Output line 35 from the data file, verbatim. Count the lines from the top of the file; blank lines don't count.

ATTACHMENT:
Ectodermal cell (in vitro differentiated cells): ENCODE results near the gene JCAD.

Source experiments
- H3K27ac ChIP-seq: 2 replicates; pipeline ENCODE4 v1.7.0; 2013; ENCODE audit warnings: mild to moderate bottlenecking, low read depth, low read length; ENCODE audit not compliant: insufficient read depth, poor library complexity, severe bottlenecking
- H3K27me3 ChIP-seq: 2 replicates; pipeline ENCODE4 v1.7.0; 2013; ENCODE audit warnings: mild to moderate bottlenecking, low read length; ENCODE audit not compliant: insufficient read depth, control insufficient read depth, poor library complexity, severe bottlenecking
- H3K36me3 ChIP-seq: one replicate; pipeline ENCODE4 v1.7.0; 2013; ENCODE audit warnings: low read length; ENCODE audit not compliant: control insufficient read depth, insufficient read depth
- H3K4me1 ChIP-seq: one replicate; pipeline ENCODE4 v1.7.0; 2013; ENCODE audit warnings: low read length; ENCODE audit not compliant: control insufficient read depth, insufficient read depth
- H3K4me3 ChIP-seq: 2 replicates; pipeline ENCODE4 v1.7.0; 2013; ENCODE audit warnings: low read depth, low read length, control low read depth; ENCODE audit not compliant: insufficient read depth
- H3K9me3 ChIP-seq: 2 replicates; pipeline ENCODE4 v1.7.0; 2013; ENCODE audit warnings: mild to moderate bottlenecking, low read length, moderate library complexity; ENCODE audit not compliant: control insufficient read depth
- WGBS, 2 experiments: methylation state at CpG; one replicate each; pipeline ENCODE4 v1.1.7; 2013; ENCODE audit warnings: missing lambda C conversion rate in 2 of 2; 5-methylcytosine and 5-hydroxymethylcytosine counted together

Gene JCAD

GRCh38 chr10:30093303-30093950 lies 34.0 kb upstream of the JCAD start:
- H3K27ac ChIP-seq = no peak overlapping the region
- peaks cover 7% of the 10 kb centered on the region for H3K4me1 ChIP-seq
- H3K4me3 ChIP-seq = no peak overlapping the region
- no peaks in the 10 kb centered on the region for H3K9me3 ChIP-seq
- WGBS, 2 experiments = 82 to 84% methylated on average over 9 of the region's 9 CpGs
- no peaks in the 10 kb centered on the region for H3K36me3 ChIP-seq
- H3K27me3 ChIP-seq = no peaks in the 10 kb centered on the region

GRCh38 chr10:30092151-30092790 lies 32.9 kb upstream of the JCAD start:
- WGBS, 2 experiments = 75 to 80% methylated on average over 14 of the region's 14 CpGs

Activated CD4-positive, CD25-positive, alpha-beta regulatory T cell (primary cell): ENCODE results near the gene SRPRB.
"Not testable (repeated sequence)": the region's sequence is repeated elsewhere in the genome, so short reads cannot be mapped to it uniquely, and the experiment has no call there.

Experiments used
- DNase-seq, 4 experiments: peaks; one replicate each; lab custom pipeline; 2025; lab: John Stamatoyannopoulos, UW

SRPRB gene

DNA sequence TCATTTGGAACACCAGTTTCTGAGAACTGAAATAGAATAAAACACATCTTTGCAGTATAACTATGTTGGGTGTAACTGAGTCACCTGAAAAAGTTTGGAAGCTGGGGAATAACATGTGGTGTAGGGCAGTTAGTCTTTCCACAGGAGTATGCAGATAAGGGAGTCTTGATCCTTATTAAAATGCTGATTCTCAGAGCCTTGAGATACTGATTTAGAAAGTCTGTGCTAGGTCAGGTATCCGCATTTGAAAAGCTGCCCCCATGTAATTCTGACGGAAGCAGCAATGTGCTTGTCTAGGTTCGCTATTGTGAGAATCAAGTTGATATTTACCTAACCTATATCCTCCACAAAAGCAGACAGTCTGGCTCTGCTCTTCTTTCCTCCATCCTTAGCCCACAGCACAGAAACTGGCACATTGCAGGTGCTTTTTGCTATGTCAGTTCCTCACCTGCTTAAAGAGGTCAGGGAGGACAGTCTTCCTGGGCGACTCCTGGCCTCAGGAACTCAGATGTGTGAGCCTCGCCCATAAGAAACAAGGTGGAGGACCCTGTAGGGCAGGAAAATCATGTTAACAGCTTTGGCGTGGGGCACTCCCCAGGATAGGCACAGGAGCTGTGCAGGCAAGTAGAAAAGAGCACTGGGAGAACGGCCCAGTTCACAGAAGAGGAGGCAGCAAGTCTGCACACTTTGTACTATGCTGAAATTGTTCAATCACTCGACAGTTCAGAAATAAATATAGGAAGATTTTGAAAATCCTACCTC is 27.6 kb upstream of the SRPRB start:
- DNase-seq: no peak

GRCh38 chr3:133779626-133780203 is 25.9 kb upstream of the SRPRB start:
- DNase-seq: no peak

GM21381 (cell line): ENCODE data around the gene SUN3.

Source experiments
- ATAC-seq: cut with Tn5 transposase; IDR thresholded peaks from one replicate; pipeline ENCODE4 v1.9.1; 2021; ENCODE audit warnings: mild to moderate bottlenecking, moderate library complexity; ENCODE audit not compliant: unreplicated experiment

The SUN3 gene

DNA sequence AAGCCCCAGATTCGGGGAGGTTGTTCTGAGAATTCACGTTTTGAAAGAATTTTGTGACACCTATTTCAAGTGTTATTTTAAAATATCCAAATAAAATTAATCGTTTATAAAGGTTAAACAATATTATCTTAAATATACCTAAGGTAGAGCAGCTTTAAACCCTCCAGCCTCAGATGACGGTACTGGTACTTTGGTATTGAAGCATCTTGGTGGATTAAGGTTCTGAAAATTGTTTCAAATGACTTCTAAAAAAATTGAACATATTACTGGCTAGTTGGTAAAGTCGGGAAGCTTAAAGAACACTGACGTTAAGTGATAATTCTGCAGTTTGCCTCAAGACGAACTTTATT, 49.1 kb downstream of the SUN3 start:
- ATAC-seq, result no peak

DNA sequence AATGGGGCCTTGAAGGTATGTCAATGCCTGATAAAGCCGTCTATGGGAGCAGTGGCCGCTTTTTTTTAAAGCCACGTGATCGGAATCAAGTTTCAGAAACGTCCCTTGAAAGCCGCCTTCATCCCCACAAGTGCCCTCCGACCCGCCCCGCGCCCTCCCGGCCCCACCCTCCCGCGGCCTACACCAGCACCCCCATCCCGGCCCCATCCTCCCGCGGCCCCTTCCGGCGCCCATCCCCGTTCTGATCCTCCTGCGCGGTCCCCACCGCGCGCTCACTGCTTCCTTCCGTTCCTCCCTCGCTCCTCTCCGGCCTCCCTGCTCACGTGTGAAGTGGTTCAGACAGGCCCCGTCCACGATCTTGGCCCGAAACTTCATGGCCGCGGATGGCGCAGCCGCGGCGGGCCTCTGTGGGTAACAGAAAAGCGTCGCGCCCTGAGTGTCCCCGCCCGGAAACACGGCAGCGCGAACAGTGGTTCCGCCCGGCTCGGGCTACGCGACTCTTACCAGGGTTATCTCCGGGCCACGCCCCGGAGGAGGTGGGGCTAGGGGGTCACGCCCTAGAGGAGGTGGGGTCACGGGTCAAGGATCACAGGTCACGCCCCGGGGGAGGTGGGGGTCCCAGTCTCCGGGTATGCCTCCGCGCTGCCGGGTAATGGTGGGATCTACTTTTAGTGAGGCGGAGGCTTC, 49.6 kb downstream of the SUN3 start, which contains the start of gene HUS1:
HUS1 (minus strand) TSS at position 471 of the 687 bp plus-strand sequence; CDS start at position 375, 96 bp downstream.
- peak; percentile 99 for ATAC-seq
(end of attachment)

- ATAC-seq, result no peak